Sedentary behavior costly to both public health and the public purse

Sedentary behavior such as sitting or lying down for long periods not only increase the risk for various diseases and premature death; they also cost the NHS at least £700m per year, according to new research from Queen’s University Belfast.

Man sat on couch - sedentary lifestyleFlotsam | Shutterstock

Leonie Heron and colleagues say that as well as sedentary behavior causing thousands of deaths per year, sitting or lying for six hours or more per day is at the root of the £424m per year spent on cardiovascular disease, the £281m spent on type 2 diabetes and the £30m spent on colon cancer alone.

A growing body of evidence suggests that prolonged sedentary behavior increases the risk of chronic health problems and death. Estimating the associated financial burden to the NHS in the UK is an important step towards developing public health policy.

“We don’t have clear guidelines [on sedentary behavior] yet but any increase in activity is beneficial to your health,” says Heron.

As reported in the Journal of Epidemiology and Community Health, Heron and team took figures on sedentary behavior from the Health Survey for England 2012 and estimated the amount of money the NHS spent across the UK on type 2 diabetes, cardiovascular disease, and endometrial, colon and lung cancers over the financial year 2016 − 2017.

The amount spent on each of the five conditions was used to estimate the cost of sedentary behavior on the NHS between 2016 and 2017. Sedentary behavior was defined as sitting or lying for more than six hours a day.

The study showed that 30% of adults in England engaged in the sedentary behavior on weekdays, a figure that increased to 37% at weekends. The financial burden on the NHS for all five conditions combined amounted to a total of £0.8bn.

Further analysis that adjusted for factors such as smoking status, BMI and exercise levels, found that if sedentary behavior was eliminated, 9% of colon cancers could be avoided, as well as 8% of endometrial cancers, 7.5% of lung cancers, 17% of type 2 diabetes cases and about 5% of cardiovascular disease cases.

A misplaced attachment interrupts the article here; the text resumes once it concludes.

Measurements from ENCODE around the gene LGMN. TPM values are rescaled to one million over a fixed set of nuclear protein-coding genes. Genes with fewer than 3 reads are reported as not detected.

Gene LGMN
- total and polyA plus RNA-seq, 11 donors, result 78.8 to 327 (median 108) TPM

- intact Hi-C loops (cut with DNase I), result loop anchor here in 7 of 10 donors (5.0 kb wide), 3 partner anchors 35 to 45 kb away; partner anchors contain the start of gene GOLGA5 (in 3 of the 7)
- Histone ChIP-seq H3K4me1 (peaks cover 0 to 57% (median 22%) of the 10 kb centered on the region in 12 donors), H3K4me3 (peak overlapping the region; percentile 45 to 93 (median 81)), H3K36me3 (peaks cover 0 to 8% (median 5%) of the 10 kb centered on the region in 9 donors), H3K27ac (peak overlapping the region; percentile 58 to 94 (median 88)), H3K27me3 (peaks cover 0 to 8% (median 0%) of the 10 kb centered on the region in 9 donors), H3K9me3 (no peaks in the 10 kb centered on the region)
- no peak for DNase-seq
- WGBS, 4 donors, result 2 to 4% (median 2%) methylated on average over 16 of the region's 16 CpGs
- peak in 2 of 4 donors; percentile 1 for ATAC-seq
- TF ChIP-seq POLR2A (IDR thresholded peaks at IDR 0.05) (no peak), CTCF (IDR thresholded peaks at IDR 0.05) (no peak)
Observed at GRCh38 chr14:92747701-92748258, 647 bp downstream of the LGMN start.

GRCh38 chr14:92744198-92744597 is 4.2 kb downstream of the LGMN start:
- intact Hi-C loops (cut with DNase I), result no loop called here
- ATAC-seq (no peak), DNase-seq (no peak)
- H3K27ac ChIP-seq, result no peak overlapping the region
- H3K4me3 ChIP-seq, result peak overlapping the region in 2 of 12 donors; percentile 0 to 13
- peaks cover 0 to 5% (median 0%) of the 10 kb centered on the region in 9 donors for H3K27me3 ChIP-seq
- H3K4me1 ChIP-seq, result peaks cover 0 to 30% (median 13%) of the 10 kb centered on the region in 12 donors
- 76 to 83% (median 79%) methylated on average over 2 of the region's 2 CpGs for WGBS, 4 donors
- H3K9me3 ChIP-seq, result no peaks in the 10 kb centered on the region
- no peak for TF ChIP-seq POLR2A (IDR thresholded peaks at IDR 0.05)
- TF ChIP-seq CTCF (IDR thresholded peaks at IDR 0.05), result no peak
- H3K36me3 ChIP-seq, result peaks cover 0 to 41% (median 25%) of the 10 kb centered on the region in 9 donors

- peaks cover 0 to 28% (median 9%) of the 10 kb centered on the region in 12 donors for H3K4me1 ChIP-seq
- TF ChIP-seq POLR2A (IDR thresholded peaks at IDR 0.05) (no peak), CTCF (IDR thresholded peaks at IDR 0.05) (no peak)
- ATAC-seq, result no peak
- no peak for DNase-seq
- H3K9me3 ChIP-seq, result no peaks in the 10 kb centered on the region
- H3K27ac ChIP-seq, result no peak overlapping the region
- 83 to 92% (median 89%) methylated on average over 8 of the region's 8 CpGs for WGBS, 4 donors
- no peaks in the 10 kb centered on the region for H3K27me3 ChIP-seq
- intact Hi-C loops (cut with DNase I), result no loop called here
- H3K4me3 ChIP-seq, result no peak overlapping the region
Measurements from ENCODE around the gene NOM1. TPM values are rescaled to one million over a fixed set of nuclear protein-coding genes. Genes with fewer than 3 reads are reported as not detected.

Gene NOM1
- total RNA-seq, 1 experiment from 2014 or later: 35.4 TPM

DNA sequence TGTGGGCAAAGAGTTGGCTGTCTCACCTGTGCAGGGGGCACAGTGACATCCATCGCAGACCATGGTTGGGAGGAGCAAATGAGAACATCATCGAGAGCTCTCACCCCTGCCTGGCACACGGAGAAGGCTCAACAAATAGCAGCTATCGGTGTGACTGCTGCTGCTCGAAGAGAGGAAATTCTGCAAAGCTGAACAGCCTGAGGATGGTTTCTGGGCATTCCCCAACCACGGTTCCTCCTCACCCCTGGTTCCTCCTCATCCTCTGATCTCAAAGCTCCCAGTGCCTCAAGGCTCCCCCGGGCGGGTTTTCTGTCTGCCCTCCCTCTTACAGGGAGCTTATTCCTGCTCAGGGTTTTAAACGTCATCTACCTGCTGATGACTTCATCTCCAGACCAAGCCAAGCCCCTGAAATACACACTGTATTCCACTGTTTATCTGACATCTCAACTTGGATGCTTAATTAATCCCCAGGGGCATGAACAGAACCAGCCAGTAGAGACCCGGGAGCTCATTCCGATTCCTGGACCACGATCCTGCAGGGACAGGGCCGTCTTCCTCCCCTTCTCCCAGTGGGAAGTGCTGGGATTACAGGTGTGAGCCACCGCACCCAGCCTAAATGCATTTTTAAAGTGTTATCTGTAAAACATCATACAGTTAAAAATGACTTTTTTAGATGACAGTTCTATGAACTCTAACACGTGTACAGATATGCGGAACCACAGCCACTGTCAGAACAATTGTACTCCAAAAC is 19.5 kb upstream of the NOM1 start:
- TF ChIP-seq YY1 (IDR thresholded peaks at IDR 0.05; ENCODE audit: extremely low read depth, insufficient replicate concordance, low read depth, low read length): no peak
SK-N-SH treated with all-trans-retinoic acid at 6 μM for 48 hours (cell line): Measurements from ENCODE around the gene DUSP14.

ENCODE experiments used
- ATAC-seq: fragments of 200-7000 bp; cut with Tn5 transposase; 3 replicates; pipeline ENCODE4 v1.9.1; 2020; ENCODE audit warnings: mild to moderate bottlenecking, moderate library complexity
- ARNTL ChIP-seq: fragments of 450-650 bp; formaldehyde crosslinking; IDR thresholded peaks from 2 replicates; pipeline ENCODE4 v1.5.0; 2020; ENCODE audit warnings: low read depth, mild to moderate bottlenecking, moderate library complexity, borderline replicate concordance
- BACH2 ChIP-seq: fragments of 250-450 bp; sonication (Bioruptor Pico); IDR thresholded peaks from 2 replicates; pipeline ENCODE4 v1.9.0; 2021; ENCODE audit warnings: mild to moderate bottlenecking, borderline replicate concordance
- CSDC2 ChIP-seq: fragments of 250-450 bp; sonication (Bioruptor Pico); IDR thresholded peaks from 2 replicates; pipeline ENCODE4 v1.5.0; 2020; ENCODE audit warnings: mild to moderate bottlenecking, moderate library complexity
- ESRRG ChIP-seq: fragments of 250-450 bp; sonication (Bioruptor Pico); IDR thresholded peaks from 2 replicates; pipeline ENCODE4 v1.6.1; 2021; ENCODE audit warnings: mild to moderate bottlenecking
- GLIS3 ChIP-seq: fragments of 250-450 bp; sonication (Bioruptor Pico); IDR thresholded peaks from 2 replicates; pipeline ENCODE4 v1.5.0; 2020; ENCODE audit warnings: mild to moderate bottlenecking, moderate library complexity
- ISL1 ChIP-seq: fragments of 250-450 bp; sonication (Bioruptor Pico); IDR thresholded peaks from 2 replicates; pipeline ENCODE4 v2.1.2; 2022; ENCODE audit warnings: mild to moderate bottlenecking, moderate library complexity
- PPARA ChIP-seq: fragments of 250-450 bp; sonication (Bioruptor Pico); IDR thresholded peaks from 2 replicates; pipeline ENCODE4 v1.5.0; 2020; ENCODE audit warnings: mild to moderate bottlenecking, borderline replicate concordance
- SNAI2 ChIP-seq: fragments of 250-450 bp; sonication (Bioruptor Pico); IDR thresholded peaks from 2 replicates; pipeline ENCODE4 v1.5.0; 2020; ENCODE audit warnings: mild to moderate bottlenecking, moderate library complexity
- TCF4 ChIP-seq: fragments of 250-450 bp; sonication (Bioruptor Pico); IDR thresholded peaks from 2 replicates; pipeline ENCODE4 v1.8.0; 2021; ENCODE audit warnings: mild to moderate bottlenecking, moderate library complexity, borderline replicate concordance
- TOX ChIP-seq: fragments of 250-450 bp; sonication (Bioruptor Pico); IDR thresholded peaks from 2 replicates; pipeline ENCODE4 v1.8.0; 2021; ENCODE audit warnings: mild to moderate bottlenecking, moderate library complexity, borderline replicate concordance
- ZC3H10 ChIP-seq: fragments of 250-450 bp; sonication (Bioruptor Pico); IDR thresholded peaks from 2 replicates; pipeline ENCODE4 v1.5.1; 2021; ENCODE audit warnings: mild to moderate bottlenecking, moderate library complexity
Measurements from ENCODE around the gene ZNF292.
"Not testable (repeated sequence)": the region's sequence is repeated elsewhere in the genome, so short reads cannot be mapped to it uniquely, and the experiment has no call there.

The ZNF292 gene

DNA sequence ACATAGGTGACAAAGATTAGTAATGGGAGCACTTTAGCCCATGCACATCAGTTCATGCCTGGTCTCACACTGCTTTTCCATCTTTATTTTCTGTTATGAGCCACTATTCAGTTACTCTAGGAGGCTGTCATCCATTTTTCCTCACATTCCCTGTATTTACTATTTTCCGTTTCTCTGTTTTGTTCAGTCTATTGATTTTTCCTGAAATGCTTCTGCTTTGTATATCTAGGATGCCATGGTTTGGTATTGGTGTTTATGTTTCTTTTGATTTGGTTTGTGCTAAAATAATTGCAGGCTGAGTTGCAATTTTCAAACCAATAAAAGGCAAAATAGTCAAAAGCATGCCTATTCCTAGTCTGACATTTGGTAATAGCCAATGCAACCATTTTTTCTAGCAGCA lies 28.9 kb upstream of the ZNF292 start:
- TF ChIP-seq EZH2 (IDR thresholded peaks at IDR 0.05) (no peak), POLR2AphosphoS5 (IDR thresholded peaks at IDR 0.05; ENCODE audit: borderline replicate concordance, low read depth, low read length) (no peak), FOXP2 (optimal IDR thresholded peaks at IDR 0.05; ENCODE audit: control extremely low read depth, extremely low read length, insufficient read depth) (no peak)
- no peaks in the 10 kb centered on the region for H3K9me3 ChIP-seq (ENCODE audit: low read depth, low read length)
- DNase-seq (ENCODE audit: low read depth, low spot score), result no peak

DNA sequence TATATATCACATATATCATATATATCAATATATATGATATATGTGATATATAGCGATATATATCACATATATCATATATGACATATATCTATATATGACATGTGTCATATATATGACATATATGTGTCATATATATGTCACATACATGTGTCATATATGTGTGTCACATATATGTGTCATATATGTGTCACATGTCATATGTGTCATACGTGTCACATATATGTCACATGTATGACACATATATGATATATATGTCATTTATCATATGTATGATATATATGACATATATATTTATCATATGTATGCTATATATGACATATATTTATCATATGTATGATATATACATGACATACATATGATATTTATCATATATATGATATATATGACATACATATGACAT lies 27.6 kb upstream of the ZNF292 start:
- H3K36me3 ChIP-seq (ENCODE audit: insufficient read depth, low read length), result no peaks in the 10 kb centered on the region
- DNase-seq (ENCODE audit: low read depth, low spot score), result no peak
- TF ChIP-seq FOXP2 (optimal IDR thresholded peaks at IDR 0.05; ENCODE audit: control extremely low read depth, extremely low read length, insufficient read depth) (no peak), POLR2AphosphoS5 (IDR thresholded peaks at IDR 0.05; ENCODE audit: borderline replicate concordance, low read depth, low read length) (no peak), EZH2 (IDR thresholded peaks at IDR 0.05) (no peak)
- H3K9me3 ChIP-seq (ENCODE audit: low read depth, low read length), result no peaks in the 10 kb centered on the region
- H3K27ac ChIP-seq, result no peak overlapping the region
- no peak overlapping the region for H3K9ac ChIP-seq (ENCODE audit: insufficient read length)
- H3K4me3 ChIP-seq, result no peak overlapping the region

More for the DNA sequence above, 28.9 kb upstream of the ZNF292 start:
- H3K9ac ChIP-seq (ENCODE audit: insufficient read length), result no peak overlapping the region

Heron and team say the findings indicate that overall, 11.6% of death were associated with the behavior, which, if it had been eliminated, would have prevented 69,276 deaths in 2016.

The team calculated that, overall, the NHS spends £760 on the five diseases as a result of the sedentary behavior, but that this number falls to £700m once it is taken into account that some people suffer from more than one of the conditions.

Heron and colleagues say the findings provide reasonable estimates of the costs of not moving and call for public health interventions that will reduce sedentary behavior and provide clear recommendations to the public.

Many individuals in the UK spend their leisure time being sedentary, write the authors, with the workplace representing a significant proportion of unavoidable daily sitting time for many people.

Measures should be taken to reduce sedentary behavior with the aim of improving population health and reducing the financial burden to the health service.”


Heron L, O'Neill C, McAneney H, et al Direct healthcare costs of sedentary behaviour in the UK. J Epidemiol Community Health. 25 March 2019. DOI: 10.1136/jech-2018-211758

Sally Robertson

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Sally Robertson

Sally first developed an interest in medical communications when she took on the role of Journal Development Editor for BioMed Central (BMC), after having graduated with a degree in biomedical science from Greenwich University.


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